consistently, every single survey, two thirds of Latino voters said that they were very concerned that there would not be an orderly transfer of power I just find that really disconcerting that such a significant portion of the Latino electorate was so concerned that we would not have what this country has enjoyed virtually its entire history, is that transition of power, especially at a moment when Latinos were becoming such a large segment of the electorate I’m confident that we’re gonna get to January 20th, we’re going to have a new administration take over, and this country will survive this tumultuous period But we wanna make sure that Latino voters stay engaged in this process The other thing that was remarkable about Latinos in this election, was the number of young Latino voters who participated Traditionally young voters regardless of race or ethnicity vote less than older voters We saw something very different happened in 2020 By tracking the early the votes, Latino voters ages, 18 to 29 were the second largest segment of people voting early In 2016, 12% of our early voters were young voters ages 18 to 29 In 2020, 22% of our early voters were young voters In fact, overall 10 million Latinos voted before election day, which is another reason why we think we’re going to easily surpass our projection of 14.6 million voters in this election So going forward I think the challenges we have is, how do we ensure that Latinos voters who were voting for the first time stay in the electorate and they vote in off year elections, that they vote in the mid-term elections, and they vote in 2024, that we keep them as active voters And that means that it’s gonna require engagement by candidates, to political parties, and nonprofit, and civic organizations That’s another thing that we asked in our tracking poll, how frequently they were being contacted by candidates, and political parties, and organizations, and disappointingly every single week and all the way through week nine fully a third of Latino registered voters said that no one had reached out to them And that is really what’s going to make the difference between somebody who participates and doesn’t is being engaged in the process Making you feel like your vote actually matters, that someone’s not taking you for granted And I think those are the challenges that we have before us, but I think we have a tremendous foundation to work from in terms of 2020 Just in terms of the experience of voting by mail or VOTING from home, we were very concerned going into this election because Latinos overall, were before this election less likely to be voters by mail than non-Latinos And so for many of them voting by mail was a first time experience, even for our frequent voters So we did everything we could along with our sister organizations, to make sure people had the information of how to vote correctly by mail so that their boats will not be disqualified You know, it’s not necessarily an intuitive process Fortunately it seems like it worked and we were able to engage folks so that again 10 million Latinos voted prior to November 3rd And I think that is something else to build on, is how do we continue using these voting methods so that people feel comfortable and informed about voting So I’m optimistic about where this election has placed us despite all the challenges that we’ve encountered It shows that our democracy is strong and as Latinos become a larger segment of the electorate we’ll continue to influence outcomes of elections And I’m just excited about where we are in terms of the performance of Latinos this election cycle – Thank you very much So the peaceful transition of power is a fundamental element, right, of course, of both a stable and durable democracy And I know that all of you this far have in in your comments talked about to some degree solutions kind of going forward If I ask you now to just kind of frame, the next question is gonna ask you to frame your thoughts in terms of the short-term and the long-term,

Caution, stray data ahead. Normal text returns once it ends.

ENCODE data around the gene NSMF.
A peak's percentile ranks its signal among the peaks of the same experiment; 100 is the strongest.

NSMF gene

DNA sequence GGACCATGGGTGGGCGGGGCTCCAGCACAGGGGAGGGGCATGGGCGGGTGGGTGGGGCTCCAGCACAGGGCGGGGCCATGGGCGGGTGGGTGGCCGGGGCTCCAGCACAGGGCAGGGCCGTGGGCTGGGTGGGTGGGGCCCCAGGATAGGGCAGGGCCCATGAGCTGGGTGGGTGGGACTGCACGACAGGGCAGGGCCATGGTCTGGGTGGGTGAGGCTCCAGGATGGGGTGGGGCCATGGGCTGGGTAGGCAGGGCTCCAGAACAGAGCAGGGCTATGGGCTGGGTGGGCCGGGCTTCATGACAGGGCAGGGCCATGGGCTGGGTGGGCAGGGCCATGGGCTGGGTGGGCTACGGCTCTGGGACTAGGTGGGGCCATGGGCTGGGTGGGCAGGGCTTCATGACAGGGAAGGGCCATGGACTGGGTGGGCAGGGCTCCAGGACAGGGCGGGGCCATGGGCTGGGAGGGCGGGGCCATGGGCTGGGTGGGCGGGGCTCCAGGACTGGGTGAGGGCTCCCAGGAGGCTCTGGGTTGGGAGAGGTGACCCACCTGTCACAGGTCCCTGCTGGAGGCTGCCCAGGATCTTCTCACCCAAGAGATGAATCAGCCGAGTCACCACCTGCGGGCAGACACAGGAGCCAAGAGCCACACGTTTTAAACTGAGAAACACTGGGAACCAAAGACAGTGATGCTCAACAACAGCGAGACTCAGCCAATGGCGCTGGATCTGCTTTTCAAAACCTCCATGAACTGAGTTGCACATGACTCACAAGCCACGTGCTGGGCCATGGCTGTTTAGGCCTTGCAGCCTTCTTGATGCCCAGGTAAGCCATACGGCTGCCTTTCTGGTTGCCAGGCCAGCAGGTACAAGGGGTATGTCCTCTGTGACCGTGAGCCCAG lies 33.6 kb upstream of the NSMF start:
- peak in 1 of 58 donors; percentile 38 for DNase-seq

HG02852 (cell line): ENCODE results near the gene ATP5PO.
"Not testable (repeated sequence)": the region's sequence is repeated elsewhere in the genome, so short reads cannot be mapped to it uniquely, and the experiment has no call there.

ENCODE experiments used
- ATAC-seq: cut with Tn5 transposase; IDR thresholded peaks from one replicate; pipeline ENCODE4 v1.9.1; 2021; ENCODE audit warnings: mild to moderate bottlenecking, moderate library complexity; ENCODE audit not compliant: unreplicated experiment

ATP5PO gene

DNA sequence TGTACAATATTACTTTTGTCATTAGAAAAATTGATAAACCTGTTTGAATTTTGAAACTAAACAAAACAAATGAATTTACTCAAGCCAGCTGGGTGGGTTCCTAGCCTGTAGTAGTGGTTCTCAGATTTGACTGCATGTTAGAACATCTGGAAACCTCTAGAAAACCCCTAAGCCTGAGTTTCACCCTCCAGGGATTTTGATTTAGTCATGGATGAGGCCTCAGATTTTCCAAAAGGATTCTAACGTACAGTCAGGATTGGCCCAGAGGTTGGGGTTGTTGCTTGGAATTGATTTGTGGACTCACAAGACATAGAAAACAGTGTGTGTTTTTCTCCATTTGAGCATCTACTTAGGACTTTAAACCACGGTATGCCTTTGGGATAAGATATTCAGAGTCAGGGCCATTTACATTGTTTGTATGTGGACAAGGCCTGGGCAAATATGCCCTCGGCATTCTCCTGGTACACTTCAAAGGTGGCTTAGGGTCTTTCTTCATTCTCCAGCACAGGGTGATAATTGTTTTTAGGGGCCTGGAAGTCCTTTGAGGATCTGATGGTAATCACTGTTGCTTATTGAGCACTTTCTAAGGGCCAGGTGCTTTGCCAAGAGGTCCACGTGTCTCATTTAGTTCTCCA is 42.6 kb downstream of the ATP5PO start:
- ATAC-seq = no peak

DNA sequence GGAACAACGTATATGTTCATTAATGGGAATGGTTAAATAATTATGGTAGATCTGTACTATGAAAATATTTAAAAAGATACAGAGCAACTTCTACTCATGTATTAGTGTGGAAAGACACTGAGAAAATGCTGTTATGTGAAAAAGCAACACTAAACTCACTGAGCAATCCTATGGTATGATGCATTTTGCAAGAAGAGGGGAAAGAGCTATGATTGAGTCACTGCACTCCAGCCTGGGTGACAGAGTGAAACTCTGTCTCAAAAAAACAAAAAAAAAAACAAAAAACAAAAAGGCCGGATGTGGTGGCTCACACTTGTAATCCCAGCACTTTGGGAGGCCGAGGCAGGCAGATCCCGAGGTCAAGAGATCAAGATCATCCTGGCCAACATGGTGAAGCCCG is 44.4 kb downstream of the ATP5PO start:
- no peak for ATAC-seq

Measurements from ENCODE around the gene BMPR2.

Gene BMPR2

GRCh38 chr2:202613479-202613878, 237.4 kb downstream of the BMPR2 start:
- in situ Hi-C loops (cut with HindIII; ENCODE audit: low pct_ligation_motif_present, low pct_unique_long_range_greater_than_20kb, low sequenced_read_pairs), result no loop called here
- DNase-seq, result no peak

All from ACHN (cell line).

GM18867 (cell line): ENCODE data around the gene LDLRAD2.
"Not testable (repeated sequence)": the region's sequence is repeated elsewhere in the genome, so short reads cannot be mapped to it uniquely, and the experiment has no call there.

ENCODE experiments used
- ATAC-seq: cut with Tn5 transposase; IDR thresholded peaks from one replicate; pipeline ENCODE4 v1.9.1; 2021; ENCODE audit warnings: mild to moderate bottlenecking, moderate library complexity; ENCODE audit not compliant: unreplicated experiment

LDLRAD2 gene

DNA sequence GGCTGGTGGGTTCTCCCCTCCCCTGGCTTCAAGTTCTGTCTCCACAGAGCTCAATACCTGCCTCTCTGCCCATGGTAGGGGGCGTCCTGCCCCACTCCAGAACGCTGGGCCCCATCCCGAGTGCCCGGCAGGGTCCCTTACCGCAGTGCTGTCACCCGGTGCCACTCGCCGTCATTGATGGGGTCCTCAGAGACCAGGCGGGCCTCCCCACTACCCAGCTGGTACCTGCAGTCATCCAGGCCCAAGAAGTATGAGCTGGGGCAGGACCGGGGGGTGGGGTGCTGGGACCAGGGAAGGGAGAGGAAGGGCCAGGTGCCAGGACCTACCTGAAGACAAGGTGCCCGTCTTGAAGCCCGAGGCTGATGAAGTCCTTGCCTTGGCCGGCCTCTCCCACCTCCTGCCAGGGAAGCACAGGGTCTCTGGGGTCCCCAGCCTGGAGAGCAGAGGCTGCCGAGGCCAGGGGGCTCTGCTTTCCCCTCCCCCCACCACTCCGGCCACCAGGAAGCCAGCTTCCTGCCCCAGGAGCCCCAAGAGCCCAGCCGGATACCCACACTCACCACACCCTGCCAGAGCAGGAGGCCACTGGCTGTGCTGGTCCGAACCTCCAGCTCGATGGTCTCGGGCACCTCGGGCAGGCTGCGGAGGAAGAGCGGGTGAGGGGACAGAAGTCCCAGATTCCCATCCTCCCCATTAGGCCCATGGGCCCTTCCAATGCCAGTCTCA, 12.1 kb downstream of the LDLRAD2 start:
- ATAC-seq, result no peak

kinda break it down for our audience So as you see them, what are the short-term and long-term challenges? Specifically challenges that we can talk about and how to address that, to a peaceful transition of presidential power in the US This cycle, possibly beyond the cycle, given what has happened and where we’re at now Related to that, again, the solutions what can or needs to be done to strengthen the critical element of democracy? So the short-term and long-term challenges and what can we do? Who would like to take that first? It’s for all three of you, from your perspective – I can start So I think one of the things that we’ve learned through the Trump presidency, is not just in terms of this election but generally is how much of our system depends upon norms of conduct as opposed to hard legal rules And in particular, in the context of a presidential election, it took me maybe three or four minutes to explain how we choose the president because it’s so complicated, compared to everybody votes and whoever gets the most votes wins You can’t say it like that, it’s this process And in that process, there are lots of opportunities for mischief to be made So for example, the certification of the vote is something that is pretty much automatic when there’s not a serious dispute about who’s won the election And yet we saw in Michigan at both the Wayne County level and at the state level that there was a question as to whether or not some of the Republican members of the canvassing boards were going to actually vote to certify the votes even though under the law it appeared to be an act for which there was no discretion Now, fortunately, there were people who acted with integrity who did not listen to the President’s in treaties that they should not follow the law or bend the rules Similarly, you did not see state legislatures at least not yet tried to appoint alternative slates of electors But there’s so much potential for mischief built into the system And one of the things I think we need to do when this whole process is over, is do a kind of inventory of all the places where there is discretion, and try to eliminate that discretion to the extent that what we’re trying to do is have something automatic One of the things we talked about even before this election is the possibility of a faithless elector So we vote for people who are members of the electoral college, they then vote for Biden or Trump, whoever they’re assigned to, but they’re human beings and we have had in the past a few of them go rogue and not vote for the person they were assigned to Those people are just essentially figureheads and they should not have that kind of discretion And so I think we need to go through and think about all the ways of eliminating unnecessary discretion in the system and make the choice, go from what the voters actually chose and in an election where it’s clear who the winner is as this one is, to actually calling the election and officially making that election certified for that person and make that as seamless a process as possible I think that’s gotta be one of the top jobs going forward – Thank you – And I would add, so there’s a couple of things I think, trust in the process And I always say this elections are just as much about declaring a winner as they are about convincing the loser that they in fact lost And with the misinformation disinformation all of this is, is sort of influencing and we’ve already seen a deterioration of trust in the process by those that aren’t happy with the outcome And so people’s satisfaction with the voting process and the election process is very much tied to whether or not their guy or gal won or lost And we have to figure out, I think we have to dive deep into that sort of data, find out from people what about it is that creates this sort of distrust, what would help them get past that? And how do we build a better model for that trust to be built? And one thing that I’ve talked about for many years being a former local election official, I have been affiliated my entire life I have believed in never endorsing anybody, never publicly talking about what my opinion was politically as I was running elections And I’ve maintained that even into my nonprofit life and I really do think that we have to think about the governance of our elections So from the federal level, what is the federal’s role?